In COVID-19’s Aftermath, U.S. Glass Shops Err on the Side of Caution

On May 13, exactly 14 months or 426 days after the U.S. declared a national emergency due to COVID-19, the CDC announced that fully vaccinated individuals no longer need to wear masks or practice social distancing indoors or outdoors, except under certain circumstances. Following the announcement, New Jersey  ripped off its collective mask and retailers have updated their mandates. But where do U.S. glass shops stand in the pandemic’s aftermath?

The 426 days between the U.S.’s national emergency declaration and the CDC-led unmasking have altered the way companies do business, but safety and caution are at the forefront of actions taken by those in the industry.

Nataline Lomedico, CEO and president of Los Angeles-based Giroux Glass, says that the company will continue to follow the same approach since the start of the pandemic, while encouraging employees to get vaccinated.

“Constant and continual communication has enabled us to fare well during the pandemic,” Lomedico says. “It has brought out the best in our team. Although we do not attempt to force our employees to get vaccinated, we make getting vaccinated convenient by offering flexibility to work schedules, and pay employees if a vaccination appointment interferes with their work time. We wouldn’t want a potential cut in their paycheck to determine if our employees get vaccinated or not. We continue to mandate masks for all employees to protect those who are not vaccinated.”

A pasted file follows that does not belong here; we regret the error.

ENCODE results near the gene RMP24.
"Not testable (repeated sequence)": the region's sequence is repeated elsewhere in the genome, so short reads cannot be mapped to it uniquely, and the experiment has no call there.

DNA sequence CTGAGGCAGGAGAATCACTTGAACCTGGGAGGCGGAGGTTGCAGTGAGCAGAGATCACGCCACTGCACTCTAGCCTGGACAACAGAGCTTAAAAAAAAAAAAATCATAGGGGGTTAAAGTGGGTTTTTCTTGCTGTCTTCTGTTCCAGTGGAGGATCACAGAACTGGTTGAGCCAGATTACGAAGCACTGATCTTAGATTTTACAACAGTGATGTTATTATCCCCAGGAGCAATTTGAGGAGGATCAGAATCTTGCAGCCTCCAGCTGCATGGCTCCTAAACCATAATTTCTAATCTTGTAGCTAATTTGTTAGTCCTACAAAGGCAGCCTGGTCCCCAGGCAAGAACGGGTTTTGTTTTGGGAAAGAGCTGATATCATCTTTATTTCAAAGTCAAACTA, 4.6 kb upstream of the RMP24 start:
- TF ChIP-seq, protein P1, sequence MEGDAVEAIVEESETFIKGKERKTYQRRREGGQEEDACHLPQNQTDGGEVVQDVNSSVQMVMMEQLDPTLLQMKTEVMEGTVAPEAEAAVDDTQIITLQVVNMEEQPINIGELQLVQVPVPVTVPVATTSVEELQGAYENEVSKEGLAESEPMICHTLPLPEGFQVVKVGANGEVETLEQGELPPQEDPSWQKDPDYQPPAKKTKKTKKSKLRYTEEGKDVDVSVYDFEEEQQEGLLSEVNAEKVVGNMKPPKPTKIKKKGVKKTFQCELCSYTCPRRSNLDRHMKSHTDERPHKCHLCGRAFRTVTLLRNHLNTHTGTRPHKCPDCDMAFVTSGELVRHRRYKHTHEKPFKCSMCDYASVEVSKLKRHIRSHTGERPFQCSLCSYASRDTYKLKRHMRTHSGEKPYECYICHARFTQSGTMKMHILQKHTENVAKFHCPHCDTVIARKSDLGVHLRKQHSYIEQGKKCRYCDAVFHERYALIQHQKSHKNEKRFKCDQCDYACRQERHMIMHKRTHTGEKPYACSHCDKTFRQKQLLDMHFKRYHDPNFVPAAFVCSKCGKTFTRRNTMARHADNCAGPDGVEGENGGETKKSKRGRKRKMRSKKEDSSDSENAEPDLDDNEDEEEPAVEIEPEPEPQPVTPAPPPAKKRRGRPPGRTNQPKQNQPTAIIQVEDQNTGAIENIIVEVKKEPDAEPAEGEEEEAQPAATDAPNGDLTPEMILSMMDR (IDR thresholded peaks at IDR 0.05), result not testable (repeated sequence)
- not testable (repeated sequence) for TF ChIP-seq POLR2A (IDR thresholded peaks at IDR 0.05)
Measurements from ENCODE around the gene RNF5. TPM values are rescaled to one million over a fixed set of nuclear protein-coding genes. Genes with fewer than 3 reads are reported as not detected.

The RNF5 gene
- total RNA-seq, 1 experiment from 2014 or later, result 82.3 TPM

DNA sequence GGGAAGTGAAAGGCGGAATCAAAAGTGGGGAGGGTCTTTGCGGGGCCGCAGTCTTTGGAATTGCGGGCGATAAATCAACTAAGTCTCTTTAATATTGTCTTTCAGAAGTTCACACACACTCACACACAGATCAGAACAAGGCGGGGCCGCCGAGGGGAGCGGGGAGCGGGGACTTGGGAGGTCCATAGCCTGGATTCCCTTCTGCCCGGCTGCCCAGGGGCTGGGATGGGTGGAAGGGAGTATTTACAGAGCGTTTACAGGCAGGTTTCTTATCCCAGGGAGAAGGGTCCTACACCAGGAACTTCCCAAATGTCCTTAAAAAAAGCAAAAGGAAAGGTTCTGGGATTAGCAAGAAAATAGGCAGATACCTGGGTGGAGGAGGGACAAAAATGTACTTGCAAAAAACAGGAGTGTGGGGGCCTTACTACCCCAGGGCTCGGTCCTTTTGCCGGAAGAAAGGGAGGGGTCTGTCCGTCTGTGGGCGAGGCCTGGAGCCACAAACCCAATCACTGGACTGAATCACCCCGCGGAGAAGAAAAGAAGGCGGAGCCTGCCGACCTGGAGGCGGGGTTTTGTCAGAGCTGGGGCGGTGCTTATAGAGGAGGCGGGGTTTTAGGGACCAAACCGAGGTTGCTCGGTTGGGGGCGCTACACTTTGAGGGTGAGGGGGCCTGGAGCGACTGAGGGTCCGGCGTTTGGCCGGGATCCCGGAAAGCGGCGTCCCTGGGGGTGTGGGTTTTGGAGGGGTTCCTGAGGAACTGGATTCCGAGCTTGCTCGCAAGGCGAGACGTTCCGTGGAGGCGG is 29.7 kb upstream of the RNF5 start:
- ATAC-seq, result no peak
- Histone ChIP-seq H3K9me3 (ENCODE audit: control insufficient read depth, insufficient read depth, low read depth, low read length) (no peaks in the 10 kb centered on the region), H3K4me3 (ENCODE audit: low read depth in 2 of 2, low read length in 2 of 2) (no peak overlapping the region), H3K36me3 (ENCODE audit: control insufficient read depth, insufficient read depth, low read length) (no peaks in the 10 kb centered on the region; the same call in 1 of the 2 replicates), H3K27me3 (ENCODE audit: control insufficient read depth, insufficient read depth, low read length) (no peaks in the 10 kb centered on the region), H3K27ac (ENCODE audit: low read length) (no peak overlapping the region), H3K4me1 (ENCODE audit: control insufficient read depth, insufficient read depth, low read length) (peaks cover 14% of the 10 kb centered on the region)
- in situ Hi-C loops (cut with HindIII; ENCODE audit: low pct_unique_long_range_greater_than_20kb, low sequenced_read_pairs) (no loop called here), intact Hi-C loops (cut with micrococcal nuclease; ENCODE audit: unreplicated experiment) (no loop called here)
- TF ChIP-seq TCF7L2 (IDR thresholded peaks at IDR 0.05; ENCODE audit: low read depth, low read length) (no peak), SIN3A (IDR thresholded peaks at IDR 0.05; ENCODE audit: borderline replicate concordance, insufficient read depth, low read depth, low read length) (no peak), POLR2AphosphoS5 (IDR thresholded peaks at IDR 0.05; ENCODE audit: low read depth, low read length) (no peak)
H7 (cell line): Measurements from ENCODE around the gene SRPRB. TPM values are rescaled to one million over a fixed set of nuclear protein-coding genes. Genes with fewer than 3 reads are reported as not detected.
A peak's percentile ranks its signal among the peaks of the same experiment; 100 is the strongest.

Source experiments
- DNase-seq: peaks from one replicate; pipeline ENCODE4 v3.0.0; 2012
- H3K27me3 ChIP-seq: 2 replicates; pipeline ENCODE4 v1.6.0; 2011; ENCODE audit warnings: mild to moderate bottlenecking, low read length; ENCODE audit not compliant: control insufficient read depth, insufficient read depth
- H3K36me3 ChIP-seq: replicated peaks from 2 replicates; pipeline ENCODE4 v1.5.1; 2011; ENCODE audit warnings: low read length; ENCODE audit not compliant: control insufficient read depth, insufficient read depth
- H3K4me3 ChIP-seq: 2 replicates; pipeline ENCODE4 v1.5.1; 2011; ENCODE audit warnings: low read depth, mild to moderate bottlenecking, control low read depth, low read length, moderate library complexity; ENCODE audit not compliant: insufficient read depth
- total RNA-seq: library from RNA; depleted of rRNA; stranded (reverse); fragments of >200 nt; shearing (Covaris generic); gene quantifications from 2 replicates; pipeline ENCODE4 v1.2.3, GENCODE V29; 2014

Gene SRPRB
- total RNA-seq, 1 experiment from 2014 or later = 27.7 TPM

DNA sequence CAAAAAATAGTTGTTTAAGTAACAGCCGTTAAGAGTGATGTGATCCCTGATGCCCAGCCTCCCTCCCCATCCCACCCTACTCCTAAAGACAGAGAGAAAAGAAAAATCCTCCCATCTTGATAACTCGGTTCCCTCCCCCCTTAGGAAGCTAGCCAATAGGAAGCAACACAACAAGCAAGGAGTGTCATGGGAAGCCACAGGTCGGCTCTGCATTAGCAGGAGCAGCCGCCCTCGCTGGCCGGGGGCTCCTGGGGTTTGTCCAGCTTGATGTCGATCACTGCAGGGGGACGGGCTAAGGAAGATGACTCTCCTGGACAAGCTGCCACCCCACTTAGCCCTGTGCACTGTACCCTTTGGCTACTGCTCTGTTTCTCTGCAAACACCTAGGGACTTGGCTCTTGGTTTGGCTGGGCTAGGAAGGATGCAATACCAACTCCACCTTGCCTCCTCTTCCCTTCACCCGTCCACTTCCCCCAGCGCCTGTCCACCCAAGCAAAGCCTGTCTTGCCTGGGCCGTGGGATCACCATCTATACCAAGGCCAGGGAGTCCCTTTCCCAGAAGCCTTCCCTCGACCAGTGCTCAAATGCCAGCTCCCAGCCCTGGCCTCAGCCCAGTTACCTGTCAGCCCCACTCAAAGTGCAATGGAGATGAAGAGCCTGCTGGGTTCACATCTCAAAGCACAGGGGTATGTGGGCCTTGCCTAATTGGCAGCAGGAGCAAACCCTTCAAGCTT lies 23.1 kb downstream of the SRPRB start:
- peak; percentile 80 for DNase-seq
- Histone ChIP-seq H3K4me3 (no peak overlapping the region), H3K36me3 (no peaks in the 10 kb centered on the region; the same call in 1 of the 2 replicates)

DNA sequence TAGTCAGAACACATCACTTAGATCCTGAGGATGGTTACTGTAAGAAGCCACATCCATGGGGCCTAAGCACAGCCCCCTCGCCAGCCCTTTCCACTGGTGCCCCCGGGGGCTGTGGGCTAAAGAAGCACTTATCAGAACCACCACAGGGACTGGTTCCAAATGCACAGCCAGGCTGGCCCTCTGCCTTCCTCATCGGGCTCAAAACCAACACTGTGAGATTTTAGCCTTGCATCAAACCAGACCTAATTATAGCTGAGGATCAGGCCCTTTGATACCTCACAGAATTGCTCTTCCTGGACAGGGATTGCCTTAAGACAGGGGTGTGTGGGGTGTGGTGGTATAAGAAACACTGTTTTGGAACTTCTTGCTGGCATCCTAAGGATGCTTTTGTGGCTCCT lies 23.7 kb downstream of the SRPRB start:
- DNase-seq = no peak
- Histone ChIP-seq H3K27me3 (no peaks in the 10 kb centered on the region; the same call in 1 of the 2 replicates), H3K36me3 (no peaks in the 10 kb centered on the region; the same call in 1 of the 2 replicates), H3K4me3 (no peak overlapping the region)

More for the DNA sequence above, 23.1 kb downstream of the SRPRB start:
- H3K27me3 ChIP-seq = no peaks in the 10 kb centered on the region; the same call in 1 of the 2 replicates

YKK AP America, based in Austell, Ga., is of the same mindset. Steve Schohan, marketing and communications manager for the company, says that all associates wear face coverings, with some exceptions, until vaccine rates increase.

“YKK AP is maintaining a mask mandate that requires all [of our] associates to wear masks or face coverings in the workplace at all times, with the exception of individual workstations where an associate is not within six feet of another employee,” he says. “To ensure compliance, associates must have a face mask at all times. All of our COVID-19 protocols will remain in place until we see vaccination rates increase in the areas we operate. We are optimistic that we will be in a position to relax our protocols in the not too distant future, but we live by our fundamental behaviors. ‘Be Vigilant About Safety’ is an essential part of our company DNA: every position in our company has inherent dangers. Know how to make your job as safe as possible, while being aware of your changing surroundings. Never take shortcuts that compromise your safety or that of your teammates.”

As the COVID-19 situation evolves, so do the protocols and guidelines designed around it. The U.S. Occupational Safety and Health Administration (OHSA) has altered vaccine guidance, which previously said employers should record all adverse reactions to required vaccinations. The agency’s updated FAQ page on adverse reactions now says the following:

“DOL and OSHA, as well as other federal agencies, are working diligently to encourage COVID-19 vaccinations. OSHA does not wish to have any appearance of discouraging workers from receiving COVID-19 vaccination and also does not wish to disincentivize employers’ vaccination efforts. As a result, OSHA will not enforce 29 CFR 1904’s recording requirements to require any employer to record worker side effects from COVID-19 vaccination through May 2022. We will reevaluate the agency’s position at that time to determine the best course of action moving forward.”

For more information, visit the agency’s website.

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